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NFL Draft Results 2015: Seahawks trade up and select Tyler Lockett, WR Kansas State

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Jerome Miron-USA TODAY Sports

The Seahawks have traded three picks -- their 4th (112 overall), 5th (167 overall) and 6th (181overall ) -- and swapped thirds with Scot McCloughan and Washington to select Kansas State WR Tyler Lockett with the 69th overall pick of the Draft.

Lockett is a smaller receiver at 5'10, 182 pounds, but was absurdly (seriously) productive at K-State, breaking his father's receiving records. In terms of a big-time playmaker, that's what the Seahawks are getting in Lockett -- as Lance Zierlein broke down at NFL.com, Lockett...

"Was selected second-team All-American  as an all-purpose player and first-team All-Big 12 in 2014. Was also a Biletnikoff Award semifinalist (nation's top wide receiver). Two-time Big 12 Special Teams Player of the Year (2014 and 2013). In 2013, selected first-team All-Big 12 as a wide receiver and kick returner. Caught three touchdown passes in Buffalo Wild Wings Bowl and was selected as Offensive MVP."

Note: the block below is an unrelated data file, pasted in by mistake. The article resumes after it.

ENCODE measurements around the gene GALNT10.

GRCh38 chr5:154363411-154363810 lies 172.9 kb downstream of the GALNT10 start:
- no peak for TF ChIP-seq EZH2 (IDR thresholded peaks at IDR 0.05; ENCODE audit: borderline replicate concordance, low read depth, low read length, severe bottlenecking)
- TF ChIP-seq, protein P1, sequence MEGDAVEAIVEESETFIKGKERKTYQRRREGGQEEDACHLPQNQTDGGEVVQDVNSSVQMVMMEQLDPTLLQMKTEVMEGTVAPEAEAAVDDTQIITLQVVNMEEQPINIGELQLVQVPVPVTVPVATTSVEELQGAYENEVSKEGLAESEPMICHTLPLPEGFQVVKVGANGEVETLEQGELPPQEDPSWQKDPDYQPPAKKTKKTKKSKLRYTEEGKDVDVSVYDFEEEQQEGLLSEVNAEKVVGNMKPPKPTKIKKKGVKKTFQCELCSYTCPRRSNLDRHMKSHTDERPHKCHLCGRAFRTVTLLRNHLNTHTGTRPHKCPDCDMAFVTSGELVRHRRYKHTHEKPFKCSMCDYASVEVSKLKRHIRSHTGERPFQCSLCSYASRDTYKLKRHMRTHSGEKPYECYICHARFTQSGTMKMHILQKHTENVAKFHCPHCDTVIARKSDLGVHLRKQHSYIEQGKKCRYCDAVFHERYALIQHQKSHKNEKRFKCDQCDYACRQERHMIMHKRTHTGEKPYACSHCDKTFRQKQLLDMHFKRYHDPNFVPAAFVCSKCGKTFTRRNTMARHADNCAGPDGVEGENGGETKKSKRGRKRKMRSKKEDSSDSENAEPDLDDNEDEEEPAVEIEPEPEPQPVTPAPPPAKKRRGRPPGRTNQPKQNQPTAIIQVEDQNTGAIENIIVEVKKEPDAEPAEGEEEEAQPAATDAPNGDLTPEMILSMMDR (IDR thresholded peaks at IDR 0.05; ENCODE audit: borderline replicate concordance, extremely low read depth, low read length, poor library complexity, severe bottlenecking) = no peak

The Seahawks love players of his ilk and he comps somewhat in style to a hybrid of Percy Harvin and Golden Tate. He's a guy that can play inside in the slot, outside as an X or Z, and will make an immediate impact on special teams.

A few scouting reports:

From Lance Zierlein at NFL.com: